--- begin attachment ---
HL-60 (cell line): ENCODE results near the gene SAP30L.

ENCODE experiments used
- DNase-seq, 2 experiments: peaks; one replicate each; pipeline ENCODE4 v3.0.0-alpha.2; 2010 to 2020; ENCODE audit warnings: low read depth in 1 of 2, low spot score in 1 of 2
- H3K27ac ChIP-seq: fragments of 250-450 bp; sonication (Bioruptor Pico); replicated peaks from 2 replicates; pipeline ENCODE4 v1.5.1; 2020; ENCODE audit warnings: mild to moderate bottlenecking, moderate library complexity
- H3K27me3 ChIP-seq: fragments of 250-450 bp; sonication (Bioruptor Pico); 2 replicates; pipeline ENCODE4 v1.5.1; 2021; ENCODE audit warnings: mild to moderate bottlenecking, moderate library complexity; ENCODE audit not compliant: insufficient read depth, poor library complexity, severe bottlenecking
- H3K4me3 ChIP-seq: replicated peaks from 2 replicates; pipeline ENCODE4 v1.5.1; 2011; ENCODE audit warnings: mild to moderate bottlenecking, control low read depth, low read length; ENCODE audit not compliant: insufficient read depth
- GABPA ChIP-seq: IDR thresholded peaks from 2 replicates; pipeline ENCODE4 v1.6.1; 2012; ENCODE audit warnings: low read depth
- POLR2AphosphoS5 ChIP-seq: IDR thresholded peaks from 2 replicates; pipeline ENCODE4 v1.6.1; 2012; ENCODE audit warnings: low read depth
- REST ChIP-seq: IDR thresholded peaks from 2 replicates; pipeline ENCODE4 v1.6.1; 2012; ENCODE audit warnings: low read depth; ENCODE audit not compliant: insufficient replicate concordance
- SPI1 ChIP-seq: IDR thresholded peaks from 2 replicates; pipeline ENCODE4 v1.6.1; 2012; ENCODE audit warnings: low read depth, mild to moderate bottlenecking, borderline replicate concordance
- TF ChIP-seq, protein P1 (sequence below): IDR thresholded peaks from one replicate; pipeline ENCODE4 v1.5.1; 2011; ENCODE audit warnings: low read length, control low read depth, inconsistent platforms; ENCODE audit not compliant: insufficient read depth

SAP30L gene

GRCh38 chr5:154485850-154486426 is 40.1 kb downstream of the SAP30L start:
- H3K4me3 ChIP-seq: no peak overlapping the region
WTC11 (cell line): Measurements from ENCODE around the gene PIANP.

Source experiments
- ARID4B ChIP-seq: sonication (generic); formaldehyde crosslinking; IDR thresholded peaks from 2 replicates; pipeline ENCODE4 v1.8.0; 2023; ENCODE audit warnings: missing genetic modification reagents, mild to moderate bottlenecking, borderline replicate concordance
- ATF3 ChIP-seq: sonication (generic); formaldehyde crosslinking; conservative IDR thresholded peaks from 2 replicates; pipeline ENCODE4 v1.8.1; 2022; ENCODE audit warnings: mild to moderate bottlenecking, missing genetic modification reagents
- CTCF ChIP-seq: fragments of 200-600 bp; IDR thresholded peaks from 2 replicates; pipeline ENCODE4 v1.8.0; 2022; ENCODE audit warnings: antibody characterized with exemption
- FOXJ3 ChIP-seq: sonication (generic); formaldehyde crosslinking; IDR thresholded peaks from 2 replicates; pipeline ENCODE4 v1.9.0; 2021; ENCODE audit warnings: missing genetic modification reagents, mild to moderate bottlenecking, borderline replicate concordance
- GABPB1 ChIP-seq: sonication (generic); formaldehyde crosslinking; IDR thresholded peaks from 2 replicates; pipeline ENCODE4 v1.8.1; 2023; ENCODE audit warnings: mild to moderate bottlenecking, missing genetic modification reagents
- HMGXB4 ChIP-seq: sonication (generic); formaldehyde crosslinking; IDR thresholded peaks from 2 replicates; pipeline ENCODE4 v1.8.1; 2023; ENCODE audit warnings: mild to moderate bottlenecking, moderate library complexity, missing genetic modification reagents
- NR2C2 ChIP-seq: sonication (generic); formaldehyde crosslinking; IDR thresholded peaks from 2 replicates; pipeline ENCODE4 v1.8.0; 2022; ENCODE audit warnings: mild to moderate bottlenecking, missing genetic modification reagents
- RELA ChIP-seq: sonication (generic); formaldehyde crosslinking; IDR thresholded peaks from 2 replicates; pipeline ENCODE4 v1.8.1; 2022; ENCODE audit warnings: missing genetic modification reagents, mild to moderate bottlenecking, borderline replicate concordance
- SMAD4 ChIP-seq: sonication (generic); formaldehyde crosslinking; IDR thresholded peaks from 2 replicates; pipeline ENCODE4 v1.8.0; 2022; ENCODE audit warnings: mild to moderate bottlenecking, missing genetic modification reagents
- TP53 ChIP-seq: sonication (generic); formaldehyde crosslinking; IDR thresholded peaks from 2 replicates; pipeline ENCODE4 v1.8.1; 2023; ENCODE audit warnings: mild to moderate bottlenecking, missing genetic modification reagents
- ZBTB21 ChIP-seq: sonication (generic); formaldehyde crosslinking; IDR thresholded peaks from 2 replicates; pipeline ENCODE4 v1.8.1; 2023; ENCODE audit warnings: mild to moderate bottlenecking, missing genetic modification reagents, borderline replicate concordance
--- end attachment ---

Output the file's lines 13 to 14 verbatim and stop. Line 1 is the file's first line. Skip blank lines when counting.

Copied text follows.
GRCh38 chr5:154485850-154486426 is 40.1 kb downstream of the SAP30L start:
- H3K4me3 ChIP-seq: no peak overlapping the region